Spiffy up your pooch and make sure his computer skills are up to snuff. It's time for him to go to work.
This Friday, June 22, marks the 13 annual Take Your Dog To Work Day (TYDTWDay). The event was started in the US in 1999 by Pet Sitters International, the world’s largest educational association for professional pet sitters. It was created to celebrate the human-canine bond and spread the word about the positive impact that dogs and other companion animals can have on our lives. The event also raises awareness about the need for more adoptions from humane societies, shelters, and other animal rescue groups.
Not only are employers encouraged to open their organization to employees' four-legged friends on this one special day, but to consider making the workplace more pet-friendly going forward.
Reaping The Benefits of a Pet-Friendly Workplace
A recent study published in the March 2012 issue of the International Journal of Workplace Health Management, found that permitting dogs in the workplace can reduce stress during the workday for their owners and others who come in contact with them. Stress is a major contributor to employee burnout and absenteeism, which can result in significant loss of productivity and resources.
More and more employers are recognizing the benefits that can come from offering some degree of pet-friendly environment. Recent surveys from Dogster.com and Simplyhired.com found that 70 percent of job seekers consider a dog-friendly job an important employee benefit, and nearly 50 percent would switch jobs to be able to take their dog to work.
The surveys also discovered that 66 percent of dog-owners would work longer hours if they didn't have to leave their animals at home, and 32 percent would take a pay cut if they could bring their pet to work. After all, they'll make a lot of that money back by not having to pay for doggie daycare.
Generally speaking, dogs in the office foster friendlier, more collaborative work environments, and make the job more satisfying for those they come in contact with. And your company's wellness program will benefit when employers opt to go outside for a brisk dog walk or game of Frisbee rather than a smoking break.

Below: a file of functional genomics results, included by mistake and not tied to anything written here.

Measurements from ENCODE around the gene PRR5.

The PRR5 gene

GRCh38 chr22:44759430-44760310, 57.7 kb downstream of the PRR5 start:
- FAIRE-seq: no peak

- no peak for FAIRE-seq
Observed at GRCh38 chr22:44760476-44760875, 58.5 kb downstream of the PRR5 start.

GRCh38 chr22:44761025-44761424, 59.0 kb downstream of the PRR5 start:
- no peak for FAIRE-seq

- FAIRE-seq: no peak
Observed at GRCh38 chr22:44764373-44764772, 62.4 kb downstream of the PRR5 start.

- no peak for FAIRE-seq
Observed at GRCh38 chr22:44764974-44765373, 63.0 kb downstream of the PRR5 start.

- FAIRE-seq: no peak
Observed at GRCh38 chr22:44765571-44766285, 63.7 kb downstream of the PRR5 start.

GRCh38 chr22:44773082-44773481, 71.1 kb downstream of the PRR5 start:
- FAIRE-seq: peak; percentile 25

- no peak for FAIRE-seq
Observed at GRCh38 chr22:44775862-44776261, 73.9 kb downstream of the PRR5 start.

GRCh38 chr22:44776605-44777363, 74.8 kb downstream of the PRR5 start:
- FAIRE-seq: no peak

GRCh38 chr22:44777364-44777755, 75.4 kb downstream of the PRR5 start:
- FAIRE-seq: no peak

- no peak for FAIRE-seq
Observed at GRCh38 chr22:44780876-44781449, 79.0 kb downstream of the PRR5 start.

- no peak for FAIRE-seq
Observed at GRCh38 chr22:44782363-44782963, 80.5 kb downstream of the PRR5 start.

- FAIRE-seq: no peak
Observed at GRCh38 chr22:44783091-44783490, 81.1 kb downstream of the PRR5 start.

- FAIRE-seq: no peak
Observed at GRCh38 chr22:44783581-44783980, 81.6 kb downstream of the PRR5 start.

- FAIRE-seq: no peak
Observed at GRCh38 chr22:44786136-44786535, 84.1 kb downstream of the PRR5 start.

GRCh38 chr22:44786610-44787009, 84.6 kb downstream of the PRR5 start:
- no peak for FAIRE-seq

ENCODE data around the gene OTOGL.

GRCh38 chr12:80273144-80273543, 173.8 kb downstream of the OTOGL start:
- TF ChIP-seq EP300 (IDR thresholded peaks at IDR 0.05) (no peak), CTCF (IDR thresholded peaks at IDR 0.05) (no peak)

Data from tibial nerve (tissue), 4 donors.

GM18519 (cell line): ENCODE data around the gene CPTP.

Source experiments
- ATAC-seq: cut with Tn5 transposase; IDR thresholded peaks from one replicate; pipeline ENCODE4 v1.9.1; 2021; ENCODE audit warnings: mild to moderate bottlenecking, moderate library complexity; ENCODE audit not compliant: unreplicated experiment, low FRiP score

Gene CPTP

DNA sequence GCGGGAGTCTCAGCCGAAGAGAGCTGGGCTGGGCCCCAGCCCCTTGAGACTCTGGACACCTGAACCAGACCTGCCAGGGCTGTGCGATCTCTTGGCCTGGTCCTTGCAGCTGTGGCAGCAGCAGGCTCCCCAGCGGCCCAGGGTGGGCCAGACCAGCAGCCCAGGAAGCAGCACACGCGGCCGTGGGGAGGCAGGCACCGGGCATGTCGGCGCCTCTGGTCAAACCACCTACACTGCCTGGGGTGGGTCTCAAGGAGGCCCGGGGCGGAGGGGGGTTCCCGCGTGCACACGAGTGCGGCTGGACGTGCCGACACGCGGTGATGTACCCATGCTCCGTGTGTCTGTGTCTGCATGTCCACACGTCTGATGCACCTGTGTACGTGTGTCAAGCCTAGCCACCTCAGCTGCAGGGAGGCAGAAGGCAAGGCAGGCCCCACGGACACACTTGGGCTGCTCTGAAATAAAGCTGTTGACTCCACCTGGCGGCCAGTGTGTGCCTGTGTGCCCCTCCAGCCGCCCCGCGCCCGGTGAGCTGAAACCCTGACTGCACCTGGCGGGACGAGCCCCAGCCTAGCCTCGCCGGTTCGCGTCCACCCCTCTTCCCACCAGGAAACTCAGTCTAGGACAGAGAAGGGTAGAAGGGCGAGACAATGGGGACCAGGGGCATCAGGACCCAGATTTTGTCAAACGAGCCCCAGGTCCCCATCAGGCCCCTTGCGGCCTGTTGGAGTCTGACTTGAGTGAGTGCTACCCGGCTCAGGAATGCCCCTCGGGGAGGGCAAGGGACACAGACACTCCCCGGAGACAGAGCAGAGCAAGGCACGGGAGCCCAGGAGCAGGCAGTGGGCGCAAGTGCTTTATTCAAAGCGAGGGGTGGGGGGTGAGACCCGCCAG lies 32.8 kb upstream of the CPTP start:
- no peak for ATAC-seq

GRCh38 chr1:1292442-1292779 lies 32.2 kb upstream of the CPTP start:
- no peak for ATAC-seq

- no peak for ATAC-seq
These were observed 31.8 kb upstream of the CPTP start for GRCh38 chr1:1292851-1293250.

Promoting Pet Adoption
Aside from the enjoyment the dogs and employees will get from TYDTWDay and the support for more pet-friendly companies, the event also promotes pet adoptions. Representatives from local animal shelters can be brought in for presentations and pet "meet-and-greets." And non-pet owners in the office may find the animal interactions on this day so enjoyable they decide they would like to share their homes with a pet.
Pet-Friendly Requires Pet Polices
A successful pet-friendly workplace means a safe, healthy, and enjoyable experience for pets, their owners, and all staff they will come in contact with. To that end, it's important to have pet policies in place to ensure only healthy, friendly, and well-behaved pets are allowed in the workplace. Rules need to spell out the days or hours that pets are allowed; what areas they can occupy; food, water, and containment provisions; noise restrictions; and potty areas. And don't forget to consider the health of the dogs. Areas where dogs are allowed should be free from harmful plants and chewable items, and dogs need to be healthy and current on their vaccinations so that other animals are not exposed to disease.
Many pet-friendly businesses have a dog-free area for employees with allergies, dislike or are afraid of dogs, or who simply don't want the distraction. It's important to try to balance the needs of all concerned.
Even if dogs are allowed in your company only on TYDTWDay, it's important to make that experience a success for all. If you are planning a TYDTWDay at your office, you can download a kit from the official Take Your Dog To Work Day site. The kit contains a sample "dogs at work" policy, tips for planning and carrying out your event, and other resources to help make your TYDTWDay event a success.
What about you? Does your company have a pet-friendly policy? If so, has it proven to be a good thing or simply a distraction? Do you think dogs have a place in the workplace, or should they continue their unemployment at home?